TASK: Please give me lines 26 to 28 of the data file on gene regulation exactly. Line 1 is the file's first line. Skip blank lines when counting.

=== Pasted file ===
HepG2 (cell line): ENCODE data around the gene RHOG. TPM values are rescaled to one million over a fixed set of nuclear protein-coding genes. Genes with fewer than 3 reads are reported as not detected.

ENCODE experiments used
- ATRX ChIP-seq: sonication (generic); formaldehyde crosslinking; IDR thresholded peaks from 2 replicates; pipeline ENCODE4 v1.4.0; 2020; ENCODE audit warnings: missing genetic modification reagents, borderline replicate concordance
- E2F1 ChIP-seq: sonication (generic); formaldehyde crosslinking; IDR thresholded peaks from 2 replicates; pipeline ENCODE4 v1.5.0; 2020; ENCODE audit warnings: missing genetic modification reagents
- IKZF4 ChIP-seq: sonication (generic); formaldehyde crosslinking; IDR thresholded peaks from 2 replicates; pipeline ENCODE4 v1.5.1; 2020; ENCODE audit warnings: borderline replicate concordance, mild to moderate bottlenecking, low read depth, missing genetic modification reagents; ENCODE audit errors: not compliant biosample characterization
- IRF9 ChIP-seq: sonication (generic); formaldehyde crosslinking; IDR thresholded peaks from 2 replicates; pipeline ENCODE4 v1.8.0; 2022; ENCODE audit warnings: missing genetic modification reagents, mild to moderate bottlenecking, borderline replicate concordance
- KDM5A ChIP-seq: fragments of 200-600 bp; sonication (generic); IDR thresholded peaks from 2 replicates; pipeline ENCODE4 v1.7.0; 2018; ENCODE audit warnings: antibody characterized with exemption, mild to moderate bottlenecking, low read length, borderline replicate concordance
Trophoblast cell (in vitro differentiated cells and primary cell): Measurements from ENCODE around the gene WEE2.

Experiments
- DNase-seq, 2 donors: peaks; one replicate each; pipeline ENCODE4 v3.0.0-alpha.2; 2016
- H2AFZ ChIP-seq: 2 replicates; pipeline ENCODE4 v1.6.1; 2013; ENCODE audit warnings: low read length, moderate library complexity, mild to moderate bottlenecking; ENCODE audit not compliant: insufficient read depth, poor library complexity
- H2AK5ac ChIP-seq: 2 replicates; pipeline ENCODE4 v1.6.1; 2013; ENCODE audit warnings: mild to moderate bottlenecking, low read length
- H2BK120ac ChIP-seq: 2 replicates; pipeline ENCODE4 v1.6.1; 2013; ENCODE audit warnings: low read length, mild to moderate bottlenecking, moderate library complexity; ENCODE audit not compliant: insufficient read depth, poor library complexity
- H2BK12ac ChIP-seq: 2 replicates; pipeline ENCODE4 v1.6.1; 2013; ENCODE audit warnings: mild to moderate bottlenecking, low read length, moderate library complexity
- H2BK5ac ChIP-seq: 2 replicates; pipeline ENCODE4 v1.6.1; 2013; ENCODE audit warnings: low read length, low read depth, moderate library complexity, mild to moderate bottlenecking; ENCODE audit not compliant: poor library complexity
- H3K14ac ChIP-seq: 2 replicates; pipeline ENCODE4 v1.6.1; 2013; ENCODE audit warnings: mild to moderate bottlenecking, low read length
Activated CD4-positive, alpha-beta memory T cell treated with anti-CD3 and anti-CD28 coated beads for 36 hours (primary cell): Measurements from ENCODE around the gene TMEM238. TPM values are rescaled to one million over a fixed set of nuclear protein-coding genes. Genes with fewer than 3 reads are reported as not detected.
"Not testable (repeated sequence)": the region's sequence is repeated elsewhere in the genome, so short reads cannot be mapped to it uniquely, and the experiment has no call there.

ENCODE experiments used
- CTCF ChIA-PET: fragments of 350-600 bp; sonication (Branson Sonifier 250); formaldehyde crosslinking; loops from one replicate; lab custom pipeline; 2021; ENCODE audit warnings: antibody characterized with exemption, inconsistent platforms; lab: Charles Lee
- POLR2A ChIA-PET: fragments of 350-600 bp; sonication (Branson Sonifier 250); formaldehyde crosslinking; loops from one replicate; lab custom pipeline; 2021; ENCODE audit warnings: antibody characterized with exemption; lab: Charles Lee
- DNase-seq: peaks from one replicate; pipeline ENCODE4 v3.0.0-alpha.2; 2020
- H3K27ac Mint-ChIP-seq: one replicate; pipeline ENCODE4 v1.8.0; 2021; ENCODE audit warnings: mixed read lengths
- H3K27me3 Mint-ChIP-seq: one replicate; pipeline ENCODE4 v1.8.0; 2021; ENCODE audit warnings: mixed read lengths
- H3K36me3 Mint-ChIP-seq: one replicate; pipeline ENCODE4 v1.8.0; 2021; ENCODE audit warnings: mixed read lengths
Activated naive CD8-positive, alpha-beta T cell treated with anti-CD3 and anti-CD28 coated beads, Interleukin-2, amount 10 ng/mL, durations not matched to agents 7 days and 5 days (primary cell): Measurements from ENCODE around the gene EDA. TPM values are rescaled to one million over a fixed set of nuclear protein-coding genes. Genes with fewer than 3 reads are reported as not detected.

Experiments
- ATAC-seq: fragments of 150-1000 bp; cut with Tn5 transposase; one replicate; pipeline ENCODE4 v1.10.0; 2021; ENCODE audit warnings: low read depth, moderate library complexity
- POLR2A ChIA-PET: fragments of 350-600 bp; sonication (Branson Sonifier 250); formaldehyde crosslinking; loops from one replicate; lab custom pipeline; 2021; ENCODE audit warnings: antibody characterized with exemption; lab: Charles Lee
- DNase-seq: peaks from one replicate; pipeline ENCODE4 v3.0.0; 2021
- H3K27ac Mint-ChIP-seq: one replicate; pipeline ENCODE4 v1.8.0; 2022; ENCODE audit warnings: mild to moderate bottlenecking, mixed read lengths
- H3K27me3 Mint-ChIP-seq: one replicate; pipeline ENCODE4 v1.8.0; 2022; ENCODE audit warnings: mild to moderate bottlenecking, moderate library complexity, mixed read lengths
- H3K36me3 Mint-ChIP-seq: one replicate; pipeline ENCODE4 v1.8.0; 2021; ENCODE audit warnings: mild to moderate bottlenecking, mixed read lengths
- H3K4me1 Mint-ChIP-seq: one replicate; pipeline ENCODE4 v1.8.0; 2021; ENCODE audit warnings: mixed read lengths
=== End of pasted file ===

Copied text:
Activated naive CD8-positive, alpha-beta T cell treated with anti-CD3 and anti-CD28 coated beads, Interleukin-2, amount 10 ng/mL, durations not matched to agents 7 days and 5 days (primary cell): Measurements from ENCODE around the gene EDA. TPM values are rescaled to one million over a fixed set of nuclear protein-coding genes. Genes with fewer than 3 reads are reported as not detected.

Experiments
- ATAC-seq: fragments of 150-1000 bp; cut with Tn5 transposase; one replicate; pipeline ENCODE4 v1.10.0; 2021; ENCODE audit warnings: low read depth, moderate library complexity